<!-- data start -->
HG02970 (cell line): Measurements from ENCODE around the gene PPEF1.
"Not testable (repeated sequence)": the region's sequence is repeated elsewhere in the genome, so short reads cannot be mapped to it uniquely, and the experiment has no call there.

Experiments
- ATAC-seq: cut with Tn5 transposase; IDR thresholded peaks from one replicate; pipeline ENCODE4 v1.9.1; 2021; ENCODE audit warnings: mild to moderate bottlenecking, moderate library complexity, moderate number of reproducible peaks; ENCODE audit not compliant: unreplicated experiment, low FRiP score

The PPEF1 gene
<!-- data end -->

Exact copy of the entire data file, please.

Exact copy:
HG02970 (cell line): Measurements from ENCODE around the gene PPEF1.
"Not testable (repeated sequence)": the region's sequence is repeated elsewhere in the genome, so short reads cannot be mapped to it uniquely, and the experiment has no call there.

Experiments
- ATAC-seq: cut with Tn5 transposase; IDR thresholded peaks from one replicate; pipeline ENCODE4 v1.9.1; 2021; ENCODE audit warnings: mild to moderate bottlenecking, moderate library complexity, moderate number of reproducible peaks; ENCODE audit not compliant: unreplicated experiment, low FRiP score

The PPEF1 gene